Jennifer Robertson - Online Lecture Th Feb 25: Gendering AI and Robots: Robo-Sexism in Japan 

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Thursday, February 25, 2021

5:30-6:45 p.m., Zoom Webinar

Free and open to the public. Registration required.



The USF Center for Asia Pacific Studies welcomes Prof. Jennifer Robertson (University of Michigan, Ann Arbor) to campus for a discussion of the sex/gender dynamics of artificial intelligence (AI) and robots in Japan.


In humans and humanoid robots alike, gender—femininity, masculinity—constitutes an array of learned behaviors that are cosmetically enabled and enhanced. These behaviors are both socially and historically shaped, and are also contingent upon many situational influences, including individual choices. Robertson explores the sex/gender dynamics informing the design and embodiment of artificial intelligence (AI) and robots, especially humanoids and androids. Although her focus is on Japanese robotics, Robertson makes some comparisons with the design of humanoid robots in the United States. The Japanese government promotes the robotization of the labor force, including child- and elder-care, and contends that robots will save the Japanese economy and liberate (married) women. However, as Robertson shows, advanced technology does not necessarily promote social progress and can be deployed to reinforce conservative models of sex/gender roles, ethnic nationalism, and "traditional" family structures.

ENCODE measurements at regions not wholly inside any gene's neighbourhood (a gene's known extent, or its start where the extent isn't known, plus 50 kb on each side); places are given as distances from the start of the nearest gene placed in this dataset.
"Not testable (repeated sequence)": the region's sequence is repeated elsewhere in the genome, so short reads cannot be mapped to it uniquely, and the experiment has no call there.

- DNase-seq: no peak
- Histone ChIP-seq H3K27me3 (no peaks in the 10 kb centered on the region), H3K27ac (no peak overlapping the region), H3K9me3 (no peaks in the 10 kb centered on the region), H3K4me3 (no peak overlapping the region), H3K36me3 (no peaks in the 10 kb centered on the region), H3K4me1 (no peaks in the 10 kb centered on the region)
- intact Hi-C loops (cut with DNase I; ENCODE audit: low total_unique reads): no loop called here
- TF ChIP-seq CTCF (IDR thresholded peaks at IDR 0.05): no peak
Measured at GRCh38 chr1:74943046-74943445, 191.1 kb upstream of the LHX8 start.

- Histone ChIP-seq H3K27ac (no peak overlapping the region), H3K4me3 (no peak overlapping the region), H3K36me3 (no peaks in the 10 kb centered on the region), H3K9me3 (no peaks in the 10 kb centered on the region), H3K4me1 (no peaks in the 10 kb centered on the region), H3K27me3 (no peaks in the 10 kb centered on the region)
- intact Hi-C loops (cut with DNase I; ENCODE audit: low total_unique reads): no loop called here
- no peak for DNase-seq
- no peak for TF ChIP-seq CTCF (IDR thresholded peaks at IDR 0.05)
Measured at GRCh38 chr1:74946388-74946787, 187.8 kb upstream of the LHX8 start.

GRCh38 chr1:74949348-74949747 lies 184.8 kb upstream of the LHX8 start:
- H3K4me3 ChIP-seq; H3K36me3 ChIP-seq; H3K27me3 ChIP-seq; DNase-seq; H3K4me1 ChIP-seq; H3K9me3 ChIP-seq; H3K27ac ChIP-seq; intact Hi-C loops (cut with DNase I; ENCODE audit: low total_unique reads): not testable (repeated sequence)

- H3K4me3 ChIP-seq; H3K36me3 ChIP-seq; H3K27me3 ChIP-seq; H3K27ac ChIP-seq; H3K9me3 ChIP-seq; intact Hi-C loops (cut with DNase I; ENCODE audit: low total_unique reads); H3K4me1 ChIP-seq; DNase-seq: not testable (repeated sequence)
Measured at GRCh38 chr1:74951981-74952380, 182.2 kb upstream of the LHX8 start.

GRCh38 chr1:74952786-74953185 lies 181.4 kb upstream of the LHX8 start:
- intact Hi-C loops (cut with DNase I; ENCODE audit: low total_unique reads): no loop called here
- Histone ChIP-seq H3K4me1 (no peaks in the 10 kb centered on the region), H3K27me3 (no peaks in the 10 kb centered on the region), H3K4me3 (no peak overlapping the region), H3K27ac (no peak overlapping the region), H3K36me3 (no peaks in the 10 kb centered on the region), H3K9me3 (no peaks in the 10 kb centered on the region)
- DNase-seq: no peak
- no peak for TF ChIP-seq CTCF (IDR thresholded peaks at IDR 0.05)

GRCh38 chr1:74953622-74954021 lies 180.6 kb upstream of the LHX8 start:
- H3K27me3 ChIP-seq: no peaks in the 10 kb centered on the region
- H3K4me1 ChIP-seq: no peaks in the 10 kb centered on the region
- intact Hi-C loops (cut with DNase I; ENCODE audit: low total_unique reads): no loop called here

Jennifer Robertson is Professor Emerita of Anthropology and the History of Art at the University of Michigan, Ann Arbor. She is also an Affiliate Professor of Anthropology and Japan Studies at the University of Washington, Seattle. Her area focus is Japan where she has lived for over two decades. Robertson is a Co-Editor of Critical Asian Studies. Among her books are three published by the University of California Press: Native and Newcomer: Making and Remaking a Japanese City (1991), Takarazuka: Sexual Politics and Popular Culture in Modern Japan (1998; Japanese translation, Gendai Shokan, 2000), and Robo sapiens japanicus: Robots, Gender, Family, and the Japanese Nation (2018). (